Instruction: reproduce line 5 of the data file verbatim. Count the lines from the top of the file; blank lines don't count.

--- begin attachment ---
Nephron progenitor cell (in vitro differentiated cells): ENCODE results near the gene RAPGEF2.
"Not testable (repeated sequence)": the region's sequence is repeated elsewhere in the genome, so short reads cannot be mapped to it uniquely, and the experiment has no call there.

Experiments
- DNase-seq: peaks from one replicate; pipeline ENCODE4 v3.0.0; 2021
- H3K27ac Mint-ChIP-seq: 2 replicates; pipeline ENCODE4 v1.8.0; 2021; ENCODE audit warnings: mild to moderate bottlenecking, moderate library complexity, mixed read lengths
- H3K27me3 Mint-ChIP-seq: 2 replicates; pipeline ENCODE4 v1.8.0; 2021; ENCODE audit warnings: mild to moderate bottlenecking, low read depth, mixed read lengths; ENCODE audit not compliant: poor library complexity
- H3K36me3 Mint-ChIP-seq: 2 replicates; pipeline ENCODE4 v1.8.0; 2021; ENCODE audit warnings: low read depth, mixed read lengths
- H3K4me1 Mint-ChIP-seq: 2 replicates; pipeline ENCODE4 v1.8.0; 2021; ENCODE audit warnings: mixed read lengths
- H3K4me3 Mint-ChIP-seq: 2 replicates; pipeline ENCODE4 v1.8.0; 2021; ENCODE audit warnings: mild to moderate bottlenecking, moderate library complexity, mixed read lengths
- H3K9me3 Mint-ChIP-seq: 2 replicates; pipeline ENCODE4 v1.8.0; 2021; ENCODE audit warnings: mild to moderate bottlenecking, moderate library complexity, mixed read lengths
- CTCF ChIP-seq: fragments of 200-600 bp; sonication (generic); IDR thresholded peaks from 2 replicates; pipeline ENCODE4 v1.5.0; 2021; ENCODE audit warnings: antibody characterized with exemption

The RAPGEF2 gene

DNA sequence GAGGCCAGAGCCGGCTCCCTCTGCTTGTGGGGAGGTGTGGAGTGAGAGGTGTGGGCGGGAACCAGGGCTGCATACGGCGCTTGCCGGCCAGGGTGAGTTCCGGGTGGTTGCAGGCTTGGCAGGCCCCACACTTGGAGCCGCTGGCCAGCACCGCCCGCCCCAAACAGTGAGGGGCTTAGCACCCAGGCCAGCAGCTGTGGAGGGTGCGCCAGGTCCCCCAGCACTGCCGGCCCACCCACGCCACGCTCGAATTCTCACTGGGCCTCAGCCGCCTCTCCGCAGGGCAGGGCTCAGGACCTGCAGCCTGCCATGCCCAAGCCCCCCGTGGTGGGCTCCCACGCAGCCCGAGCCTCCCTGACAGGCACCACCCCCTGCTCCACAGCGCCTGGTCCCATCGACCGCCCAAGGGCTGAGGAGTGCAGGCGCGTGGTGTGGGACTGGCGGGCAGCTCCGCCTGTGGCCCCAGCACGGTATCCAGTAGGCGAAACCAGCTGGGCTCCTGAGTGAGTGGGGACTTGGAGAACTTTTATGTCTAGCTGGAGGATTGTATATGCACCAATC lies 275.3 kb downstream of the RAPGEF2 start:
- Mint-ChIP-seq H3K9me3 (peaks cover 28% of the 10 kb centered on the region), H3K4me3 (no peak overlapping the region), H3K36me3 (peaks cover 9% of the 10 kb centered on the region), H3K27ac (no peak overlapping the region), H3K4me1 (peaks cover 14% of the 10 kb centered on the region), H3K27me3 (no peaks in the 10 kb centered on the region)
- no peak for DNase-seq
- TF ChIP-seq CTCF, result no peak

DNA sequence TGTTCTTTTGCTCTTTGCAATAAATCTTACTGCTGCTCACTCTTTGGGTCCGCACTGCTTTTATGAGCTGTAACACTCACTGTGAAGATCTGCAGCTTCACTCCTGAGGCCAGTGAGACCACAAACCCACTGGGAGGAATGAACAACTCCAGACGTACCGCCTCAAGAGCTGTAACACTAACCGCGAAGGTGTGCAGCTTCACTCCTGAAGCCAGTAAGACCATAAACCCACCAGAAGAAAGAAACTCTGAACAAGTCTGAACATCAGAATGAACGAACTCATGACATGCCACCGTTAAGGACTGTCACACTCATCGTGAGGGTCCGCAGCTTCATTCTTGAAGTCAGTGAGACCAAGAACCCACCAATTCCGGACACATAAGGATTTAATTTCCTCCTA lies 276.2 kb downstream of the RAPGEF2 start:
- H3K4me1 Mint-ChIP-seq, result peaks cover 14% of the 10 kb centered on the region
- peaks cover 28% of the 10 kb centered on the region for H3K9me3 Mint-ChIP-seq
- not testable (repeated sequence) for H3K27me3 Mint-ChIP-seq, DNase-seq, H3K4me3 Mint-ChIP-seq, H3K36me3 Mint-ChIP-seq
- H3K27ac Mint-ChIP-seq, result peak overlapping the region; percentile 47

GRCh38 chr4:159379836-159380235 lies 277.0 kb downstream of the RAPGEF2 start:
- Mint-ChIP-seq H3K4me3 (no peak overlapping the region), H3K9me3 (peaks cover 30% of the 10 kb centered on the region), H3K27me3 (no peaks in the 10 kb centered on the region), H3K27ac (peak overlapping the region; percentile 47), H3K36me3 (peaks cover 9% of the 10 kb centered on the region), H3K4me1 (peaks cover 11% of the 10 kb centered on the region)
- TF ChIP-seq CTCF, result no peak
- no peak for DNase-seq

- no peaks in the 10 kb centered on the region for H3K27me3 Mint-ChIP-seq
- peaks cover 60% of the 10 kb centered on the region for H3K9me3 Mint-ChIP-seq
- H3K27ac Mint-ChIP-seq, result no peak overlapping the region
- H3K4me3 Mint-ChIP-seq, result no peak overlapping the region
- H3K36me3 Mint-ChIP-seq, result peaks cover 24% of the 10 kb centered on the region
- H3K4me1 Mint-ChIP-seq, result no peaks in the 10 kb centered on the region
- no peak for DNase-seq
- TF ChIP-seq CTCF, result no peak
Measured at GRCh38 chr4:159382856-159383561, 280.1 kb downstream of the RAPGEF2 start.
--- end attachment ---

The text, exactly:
- H3K27ac Mint-ChIP-seq: 2 replicates; pipeline ENCODE4 v1.8.0; 2021; ENCODE audit warnings: mild to moderate bottlenecking, moderate library complexity, mixed read lengths